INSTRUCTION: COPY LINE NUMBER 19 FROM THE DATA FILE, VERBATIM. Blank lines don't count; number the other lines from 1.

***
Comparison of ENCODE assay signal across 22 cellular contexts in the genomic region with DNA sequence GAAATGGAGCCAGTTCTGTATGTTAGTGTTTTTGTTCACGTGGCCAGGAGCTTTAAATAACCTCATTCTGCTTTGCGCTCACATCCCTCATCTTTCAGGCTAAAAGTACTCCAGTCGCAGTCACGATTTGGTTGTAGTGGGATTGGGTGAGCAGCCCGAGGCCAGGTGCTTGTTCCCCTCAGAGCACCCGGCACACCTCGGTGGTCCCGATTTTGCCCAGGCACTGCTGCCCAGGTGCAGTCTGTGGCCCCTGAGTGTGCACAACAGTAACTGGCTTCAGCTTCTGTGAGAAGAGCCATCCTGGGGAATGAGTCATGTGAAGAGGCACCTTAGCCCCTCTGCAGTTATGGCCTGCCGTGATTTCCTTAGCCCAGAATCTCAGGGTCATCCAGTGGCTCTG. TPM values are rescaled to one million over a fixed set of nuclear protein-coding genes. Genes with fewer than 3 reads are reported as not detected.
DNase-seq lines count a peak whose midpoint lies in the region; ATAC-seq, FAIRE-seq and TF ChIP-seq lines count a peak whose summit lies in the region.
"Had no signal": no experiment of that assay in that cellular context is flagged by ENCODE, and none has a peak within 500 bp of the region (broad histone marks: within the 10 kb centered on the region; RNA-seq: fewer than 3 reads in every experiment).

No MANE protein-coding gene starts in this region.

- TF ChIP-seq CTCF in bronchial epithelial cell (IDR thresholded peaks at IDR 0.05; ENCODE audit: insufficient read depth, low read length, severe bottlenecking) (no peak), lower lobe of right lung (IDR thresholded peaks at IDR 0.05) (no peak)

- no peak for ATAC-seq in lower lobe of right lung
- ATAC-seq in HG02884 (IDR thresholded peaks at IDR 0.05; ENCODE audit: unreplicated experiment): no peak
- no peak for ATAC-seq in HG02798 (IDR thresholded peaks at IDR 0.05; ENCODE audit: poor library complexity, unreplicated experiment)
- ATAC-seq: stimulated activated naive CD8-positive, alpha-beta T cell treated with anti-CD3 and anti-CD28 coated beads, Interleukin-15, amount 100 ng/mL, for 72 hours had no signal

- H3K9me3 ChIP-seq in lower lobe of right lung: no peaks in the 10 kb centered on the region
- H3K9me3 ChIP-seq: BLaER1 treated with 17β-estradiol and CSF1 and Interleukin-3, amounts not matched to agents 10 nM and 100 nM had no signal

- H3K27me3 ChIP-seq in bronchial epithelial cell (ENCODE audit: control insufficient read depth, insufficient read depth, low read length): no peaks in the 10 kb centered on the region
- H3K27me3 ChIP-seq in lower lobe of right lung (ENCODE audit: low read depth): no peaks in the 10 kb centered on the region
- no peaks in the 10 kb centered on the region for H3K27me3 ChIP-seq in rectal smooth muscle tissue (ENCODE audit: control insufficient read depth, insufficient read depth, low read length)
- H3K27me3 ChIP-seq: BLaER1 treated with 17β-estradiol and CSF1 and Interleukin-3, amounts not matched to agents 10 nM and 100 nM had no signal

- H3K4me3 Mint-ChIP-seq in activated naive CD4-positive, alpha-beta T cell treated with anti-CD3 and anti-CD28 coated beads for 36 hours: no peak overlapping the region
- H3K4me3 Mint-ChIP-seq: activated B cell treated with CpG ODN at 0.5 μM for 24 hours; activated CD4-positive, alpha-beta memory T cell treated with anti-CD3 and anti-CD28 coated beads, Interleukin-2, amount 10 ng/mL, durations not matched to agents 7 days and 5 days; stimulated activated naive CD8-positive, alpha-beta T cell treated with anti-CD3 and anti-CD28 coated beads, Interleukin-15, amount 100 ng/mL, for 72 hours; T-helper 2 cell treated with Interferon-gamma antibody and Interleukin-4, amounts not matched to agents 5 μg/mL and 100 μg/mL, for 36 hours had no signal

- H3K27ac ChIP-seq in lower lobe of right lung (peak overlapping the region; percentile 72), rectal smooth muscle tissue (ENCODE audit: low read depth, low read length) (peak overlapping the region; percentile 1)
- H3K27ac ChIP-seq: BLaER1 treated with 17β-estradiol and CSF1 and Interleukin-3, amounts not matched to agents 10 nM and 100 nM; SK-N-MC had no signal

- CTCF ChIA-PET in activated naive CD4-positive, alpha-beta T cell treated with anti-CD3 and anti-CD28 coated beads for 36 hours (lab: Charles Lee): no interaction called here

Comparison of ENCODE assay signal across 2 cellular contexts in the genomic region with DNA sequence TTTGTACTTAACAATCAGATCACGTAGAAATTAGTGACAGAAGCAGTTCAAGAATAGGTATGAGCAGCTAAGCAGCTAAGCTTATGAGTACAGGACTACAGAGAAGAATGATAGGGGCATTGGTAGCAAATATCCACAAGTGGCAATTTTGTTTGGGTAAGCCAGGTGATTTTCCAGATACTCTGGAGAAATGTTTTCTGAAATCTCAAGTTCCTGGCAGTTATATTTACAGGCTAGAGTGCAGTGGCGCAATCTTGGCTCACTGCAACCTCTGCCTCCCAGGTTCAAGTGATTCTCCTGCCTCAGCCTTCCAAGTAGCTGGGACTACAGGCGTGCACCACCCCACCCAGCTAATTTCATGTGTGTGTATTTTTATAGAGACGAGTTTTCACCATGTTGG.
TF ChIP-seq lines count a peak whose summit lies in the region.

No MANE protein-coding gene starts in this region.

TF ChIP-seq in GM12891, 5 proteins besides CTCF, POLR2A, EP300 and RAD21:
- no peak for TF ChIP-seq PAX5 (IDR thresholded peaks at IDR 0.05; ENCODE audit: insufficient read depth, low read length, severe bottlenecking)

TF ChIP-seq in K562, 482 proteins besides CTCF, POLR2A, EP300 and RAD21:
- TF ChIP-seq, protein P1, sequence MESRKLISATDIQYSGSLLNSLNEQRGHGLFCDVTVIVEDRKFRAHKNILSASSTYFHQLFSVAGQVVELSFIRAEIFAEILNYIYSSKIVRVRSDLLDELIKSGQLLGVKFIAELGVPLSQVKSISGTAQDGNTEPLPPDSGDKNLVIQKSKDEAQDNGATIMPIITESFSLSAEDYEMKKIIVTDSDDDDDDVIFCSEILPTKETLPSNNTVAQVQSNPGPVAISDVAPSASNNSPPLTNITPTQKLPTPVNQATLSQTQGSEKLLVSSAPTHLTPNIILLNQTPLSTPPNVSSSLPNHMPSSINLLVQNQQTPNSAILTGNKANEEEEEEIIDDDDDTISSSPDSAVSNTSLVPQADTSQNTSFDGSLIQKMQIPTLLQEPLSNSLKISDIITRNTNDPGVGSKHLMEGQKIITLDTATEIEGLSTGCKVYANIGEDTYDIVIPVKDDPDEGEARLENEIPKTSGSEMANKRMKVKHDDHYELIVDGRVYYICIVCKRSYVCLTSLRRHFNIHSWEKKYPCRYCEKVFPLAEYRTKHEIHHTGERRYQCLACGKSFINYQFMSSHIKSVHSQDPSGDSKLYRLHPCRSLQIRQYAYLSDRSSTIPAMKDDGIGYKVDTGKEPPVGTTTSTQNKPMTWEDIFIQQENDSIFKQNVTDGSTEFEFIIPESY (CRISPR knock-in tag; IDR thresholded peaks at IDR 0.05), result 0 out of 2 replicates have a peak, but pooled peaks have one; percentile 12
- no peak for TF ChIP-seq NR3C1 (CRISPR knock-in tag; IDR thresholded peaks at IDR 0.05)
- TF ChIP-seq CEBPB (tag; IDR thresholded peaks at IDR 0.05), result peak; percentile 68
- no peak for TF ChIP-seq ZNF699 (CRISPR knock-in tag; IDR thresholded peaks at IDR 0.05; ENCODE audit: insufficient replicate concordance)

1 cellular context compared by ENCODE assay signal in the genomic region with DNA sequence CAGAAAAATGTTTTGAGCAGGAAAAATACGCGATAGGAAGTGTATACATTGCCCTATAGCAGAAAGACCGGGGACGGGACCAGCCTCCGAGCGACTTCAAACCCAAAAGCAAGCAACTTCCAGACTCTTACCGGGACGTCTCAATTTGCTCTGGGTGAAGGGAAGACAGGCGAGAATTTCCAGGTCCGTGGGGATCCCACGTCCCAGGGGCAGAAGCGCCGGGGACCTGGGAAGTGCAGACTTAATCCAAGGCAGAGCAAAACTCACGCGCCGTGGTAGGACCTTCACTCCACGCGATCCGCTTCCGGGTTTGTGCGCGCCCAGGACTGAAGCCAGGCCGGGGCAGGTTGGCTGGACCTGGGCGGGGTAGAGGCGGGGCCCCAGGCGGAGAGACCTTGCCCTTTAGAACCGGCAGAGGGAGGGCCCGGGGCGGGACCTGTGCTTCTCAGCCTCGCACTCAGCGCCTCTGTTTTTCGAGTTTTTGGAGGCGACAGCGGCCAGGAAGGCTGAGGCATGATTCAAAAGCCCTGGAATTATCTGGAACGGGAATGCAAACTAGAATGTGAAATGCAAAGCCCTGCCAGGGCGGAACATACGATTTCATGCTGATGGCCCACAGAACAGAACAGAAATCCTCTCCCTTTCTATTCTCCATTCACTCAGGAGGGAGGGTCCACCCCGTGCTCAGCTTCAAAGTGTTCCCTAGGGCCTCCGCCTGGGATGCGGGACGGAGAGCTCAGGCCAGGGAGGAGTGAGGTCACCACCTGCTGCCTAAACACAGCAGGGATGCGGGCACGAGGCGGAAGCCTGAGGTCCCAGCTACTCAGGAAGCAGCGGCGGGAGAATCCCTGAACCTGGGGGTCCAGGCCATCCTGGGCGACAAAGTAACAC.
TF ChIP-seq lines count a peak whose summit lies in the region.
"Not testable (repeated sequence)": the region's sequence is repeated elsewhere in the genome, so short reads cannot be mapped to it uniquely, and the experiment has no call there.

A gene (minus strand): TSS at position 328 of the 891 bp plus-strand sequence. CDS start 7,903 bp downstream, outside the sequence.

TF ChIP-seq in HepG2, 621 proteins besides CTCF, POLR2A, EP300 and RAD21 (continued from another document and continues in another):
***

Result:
- H3K27ac ChIP-seq: BLaER1 treated with 17β-estradiol and CSF1 and Interleukin-3, amounts not matched to agents 10 nM and 100 nM; SK-N-MC had no signal